8. Compel editors to read your letter. If they’re busy, they may not read your press release, but they’ll read a letter addressed to them personally. By the way, if you ever feel driven to call an editor after you’ve sent a release, don’t say, “Did you get my release?” Instead, ask the editor if there is anything you can do to provide further help, or to improve the chances of having your story published. It’s a nicer premise for your call.

Kindly notice I didn’t say that a cover letter should tell them a press release is enclosed–they can see that. I’ve often heard PR agencies, and editors too, argue both sides of “Should we send a letter with our press release?” I say, it can’t hurt, it can only help. With no downside risk, and at a cost of only an additional 2 cents, it’s cheap insurance. I’d be happy to match our press release publication percentage against anyone’s–even the top firm in Philadelphia.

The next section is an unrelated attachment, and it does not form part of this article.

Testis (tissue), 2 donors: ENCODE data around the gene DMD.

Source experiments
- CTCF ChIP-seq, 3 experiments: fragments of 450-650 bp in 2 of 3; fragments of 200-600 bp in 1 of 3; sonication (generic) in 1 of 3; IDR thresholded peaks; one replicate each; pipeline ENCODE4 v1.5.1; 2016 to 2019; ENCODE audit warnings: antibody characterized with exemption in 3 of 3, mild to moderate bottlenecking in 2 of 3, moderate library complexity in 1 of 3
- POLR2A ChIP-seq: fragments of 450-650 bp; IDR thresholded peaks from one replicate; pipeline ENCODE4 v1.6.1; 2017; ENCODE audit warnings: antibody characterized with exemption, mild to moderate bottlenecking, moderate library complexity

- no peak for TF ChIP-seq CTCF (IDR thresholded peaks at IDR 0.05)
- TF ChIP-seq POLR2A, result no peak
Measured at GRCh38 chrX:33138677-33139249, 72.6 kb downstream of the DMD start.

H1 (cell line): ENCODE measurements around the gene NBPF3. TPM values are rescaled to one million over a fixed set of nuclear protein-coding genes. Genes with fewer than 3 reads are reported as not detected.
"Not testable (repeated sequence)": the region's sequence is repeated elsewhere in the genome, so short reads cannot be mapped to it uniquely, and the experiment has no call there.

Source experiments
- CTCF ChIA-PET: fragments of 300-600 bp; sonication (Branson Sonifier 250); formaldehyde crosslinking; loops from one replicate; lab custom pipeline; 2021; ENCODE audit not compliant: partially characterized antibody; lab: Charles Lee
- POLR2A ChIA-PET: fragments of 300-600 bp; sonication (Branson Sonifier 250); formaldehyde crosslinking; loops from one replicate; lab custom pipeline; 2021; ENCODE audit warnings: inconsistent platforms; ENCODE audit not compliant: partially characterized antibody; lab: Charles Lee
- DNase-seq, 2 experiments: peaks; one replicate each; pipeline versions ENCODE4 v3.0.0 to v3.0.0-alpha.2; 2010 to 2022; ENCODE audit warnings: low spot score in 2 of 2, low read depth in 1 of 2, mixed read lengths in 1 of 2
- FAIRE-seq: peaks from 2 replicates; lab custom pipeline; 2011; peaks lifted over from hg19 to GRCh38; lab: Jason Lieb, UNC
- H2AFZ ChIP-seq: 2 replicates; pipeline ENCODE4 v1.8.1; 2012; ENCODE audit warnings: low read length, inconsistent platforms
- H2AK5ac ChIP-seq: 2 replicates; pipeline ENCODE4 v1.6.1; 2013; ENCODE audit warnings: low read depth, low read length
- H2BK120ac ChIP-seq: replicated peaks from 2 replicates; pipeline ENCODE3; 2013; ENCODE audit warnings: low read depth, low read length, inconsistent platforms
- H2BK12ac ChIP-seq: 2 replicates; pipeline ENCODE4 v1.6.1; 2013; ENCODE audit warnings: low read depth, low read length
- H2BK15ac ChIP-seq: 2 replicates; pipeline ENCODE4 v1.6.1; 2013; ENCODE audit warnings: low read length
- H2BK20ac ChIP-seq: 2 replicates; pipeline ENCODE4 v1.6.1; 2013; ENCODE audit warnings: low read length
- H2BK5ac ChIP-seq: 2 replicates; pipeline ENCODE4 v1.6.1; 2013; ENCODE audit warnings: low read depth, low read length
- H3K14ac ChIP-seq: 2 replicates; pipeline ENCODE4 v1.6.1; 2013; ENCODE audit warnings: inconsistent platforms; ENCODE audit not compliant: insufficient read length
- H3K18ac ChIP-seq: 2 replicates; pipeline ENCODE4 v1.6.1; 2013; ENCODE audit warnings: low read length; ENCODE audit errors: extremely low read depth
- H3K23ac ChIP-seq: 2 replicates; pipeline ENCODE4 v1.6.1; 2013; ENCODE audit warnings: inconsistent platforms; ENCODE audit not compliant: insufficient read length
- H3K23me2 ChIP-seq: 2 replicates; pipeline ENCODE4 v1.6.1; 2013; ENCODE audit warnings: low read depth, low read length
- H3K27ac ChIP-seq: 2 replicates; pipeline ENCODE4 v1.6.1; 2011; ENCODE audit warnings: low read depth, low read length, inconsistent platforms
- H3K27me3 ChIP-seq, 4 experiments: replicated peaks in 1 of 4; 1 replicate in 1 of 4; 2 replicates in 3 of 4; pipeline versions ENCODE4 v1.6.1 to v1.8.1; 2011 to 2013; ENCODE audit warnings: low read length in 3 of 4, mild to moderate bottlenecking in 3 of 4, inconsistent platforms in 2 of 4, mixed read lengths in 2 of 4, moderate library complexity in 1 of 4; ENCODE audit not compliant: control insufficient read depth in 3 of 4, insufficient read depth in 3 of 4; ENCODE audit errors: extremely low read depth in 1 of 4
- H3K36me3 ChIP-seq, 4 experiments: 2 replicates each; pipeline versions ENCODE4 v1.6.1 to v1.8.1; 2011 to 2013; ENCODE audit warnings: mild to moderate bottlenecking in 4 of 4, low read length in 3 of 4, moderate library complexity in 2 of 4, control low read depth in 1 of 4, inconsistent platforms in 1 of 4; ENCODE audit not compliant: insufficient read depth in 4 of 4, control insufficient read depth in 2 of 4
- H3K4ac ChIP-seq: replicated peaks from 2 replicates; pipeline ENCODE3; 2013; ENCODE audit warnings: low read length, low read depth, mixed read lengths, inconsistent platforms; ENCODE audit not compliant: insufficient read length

Hummm . . . think I’ll knock off early today.

©2003 Jeffrey Dobkin

Jeffrey Dobkin is a professional speaker and marketing consultant. He is the author of the 400-page manual How to Market a Product for Under $500 ($29.95 + $4) and of Uncommon Marketing Techniques ($17.95 + $3), which includes 35 of his latest columns on small-business marketing. For more info or to place an order, call 610/642-1000 or toll free 800-234-IDEA; fax 610/642-6832; write The Danielle Adams Publishing Company, Box 100, Merion Station, PA 19066; or visit www.dobkin.com.

Connect With Us

1020 Manhattan Beach Blvd., Suite 204 Manhattan Beach, CA 90266
P: 310-546-1818 F: 310-546-3939 E: info@IBPA-online.org
©2016 Independent Book Publishers Association

Visit Us On FacebookVisit Us On TwitterCheck Our FeedVisit Us On Linkedin